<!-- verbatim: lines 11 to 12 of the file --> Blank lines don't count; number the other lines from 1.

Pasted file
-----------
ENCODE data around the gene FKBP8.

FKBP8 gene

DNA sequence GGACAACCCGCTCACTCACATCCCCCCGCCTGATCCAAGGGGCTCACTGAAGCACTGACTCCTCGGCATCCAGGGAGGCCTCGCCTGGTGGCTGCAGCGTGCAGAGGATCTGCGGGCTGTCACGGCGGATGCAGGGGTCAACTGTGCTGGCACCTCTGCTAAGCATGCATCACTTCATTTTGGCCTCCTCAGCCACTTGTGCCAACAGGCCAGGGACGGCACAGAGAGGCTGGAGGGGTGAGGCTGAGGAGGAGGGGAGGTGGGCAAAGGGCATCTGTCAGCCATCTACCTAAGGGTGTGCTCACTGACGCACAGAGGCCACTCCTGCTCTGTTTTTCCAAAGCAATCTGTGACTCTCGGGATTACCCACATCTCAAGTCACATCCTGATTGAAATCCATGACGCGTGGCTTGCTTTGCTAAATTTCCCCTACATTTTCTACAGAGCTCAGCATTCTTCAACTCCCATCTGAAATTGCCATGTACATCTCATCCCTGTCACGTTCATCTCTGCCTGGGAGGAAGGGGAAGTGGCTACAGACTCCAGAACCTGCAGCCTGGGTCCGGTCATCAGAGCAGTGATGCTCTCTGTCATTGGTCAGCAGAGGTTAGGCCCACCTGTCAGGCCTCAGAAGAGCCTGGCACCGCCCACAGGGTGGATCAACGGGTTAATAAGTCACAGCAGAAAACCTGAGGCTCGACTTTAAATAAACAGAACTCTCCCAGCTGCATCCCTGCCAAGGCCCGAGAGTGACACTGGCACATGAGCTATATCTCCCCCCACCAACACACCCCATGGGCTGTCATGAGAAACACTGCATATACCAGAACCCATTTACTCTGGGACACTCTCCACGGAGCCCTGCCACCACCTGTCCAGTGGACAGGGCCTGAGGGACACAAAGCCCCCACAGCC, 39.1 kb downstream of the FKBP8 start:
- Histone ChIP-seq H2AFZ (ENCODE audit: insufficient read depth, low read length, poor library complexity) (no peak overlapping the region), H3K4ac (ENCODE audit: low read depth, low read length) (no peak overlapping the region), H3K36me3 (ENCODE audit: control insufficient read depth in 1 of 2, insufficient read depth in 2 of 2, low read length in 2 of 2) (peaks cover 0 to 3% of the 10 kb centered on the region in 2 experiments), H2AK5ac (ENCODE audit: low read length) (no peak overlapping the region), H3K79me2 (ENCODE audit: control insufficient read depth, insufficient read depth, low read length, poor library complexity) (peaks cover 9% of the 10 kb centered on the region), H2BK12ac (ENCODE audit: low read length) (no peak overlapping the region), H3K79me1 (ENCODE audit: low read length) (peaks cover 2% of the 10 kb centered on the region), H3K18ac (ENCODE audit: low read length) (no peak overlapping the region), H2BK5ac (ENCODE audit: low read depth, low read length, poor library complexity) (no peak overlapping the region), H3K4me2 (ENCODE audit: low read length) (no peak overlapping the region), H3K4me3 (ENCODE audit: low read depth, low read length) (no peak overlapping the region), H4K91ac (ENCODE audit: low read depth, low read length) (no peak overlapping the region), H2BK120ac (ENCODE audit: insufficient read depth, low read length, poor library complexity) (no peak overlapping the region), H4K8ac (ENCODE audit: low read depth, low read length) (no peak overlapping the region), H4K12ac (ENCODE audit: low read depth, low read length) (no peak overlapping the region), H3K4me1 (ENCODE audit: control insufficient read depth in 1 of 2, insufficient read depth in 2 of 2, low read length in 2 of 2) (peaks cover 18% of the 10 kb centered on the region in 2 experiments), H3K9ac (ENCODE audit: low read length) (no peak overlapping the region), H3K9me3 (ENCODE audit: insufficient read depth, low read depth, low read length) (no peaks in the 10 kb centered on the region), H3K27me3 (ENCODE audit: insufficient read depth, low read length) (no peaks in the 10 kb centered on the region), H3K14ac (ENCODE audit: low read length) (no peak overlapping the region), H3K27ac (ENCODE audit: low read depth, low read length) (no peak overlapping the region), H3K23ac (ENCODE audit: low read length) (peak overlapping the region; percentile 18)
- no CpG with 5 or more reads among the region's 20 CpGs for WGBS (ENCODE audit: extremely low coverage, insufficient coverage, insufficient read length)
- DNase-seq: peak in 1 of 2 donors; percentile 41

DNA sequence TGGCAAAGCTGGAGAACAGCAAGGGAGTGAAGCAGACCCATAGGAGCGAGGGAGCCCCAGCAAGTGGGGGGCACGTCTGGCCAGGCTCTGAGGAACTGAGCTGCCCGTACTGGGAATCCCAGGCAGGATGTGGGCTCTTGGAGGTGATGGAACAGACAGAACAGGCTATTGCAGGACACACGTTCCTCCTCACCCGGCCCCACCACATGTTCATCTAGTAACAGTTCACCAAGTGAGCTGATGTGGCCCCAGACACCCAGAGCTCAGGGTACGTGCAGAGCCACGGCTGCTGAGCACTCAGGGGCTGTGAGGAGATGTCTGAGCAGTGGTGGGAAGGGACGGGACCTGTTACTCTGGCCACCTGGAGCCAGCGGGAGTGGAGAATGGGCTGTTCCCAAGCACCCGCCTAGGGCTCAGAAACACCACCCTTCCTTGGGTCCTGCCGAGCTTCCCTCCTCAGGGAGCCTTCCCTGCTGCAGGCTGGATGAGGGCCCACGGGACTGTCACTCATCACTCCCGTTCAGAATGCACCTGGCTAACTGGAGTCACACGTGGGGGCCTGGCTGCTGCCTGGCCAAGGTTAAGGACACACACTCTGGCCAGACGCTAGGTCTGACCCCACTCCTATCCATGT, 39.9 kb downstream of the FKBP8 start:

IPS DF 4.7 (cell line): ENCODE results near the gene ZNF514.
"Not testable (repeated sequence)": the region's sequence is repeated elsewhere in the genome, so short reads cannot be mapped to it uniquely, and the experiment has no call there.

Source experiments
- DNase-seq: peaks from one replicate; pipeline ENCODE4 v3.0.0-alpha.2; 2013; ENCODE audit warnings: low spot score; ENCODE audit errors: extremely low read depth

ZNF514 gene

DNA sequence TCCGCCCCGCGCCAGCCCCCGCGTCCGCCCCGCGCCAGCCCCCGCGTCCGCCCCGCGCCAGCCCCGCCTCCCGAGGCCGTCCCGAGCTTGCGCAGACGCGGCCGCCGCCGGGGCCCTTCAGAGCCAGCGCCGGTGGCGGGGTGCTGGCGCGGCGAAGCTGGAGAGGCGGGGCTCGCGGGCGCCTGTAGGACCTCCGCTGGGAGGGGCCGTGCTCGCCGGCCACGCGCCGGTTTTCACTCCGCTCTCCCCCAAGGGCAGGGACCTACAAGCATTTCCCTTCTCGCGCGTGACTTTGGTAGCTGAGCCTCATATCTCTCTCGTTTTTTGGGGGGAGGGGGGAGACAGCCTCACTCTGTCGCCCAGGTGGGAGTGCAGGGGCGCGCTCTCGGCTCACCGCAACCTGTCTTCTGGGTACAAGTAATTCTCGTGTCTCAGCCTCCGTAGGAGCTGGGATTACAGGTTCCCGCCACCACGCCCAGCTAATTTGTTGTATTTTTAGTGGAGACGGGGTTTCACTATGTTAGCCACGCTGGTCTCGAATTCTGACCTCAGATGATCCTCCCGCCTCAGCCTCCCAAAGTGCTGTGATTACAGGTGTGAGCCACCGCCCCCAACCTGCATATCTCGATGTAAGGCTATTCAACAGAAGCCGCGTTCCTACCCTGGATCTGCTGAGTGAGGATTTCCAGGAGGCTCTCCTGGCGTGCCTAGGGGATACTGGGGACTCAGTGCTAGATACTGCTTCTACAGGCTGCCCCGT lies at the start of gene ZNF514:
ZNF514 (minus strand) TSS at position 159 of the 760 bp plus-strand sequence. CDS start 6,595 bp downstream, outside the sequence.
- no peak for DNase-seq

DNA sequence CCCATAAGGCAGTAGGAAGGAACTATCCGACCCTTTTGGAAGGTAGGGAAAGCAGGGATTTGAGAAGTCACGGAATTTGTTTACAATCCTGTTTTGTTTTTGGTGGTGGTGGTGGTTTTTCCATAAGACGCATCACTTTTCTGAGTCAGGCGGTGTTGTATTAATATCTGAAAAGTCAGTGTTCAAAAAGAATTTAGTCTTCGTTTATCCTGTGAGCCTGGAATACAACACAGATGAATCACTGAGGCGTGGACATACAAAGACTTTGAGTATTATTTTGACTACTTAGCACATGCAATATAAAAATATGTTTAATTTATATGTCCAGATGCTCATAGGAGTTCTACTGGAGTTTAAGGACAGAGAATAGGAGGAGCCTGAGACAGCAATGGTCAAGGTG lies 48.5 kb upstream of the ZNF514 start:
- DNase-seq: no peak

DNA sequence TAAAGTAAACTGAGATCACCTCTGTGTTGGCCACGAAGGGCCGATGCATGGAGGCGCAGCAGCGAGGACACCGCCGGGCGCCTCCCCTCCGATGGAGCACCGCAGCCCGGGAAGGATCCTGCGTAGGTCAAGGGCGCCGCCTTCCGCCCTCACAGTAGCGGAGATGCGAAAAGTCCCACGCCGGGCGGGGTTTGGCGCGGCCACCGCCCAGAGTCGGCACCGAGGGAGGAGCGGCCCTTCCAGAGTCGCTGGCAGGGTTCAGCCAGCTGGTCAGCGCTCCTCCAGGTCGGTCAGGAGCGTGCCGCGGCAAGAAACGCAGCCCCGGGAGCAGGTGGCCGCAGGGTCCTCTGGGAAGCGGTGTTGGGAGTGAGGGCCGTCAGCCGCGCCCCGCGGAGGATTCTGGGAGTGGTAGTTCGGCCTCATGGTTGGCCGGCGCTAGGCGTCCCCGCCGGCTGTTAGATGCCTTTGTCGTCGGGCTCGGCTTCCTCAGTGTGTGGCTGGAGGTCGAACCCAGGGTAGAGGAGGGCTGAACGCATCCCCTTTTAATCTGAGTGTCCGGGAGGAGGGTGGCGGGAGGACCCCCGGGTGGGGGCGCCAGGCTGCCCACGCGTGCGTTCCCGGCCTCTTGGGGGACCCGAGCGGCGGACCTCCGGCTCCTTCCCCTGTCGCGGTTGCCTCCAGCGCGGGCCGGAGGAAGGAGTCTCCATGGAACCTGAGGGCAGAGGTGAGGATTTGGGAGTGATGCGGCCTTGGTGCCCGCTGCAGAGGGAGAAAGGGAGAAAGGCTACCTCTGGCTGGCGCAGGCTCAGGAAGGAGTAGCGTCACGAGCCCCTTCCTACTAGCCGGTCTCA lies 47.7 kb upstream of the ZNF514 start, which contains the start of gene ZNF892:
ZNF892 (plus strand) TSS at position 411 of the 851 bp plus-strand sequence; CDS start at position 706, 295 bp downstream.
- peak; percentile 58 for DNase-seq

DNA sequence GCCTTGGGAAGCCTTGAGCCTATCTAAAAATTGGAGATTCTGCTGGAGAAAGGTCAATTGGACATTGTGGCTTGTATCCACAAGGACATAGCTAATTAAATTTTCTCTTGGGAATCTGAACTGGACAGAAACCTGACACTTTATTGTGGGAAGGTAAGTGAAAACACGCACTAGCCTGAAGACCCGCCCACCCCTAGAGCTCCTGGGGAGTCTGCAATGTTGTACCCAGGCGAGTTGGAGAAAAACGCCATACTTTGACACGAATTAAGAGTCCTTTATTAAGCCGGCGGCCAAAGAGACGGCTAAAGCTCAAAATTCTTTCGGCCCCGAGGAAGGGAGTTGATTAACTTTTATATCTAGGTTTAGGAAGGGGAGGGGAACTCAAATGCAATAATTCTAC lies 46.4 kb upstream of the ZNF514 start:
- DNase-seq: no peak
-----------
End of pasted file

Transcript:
- DNase-seq: peaks from one replicate; pipeline ENCODE4 v3.0.0-alpha.2; 2013; ENCODE audit warnings: low spot score; ENCODE audit errors: extremely low read depth

ZNF514 gene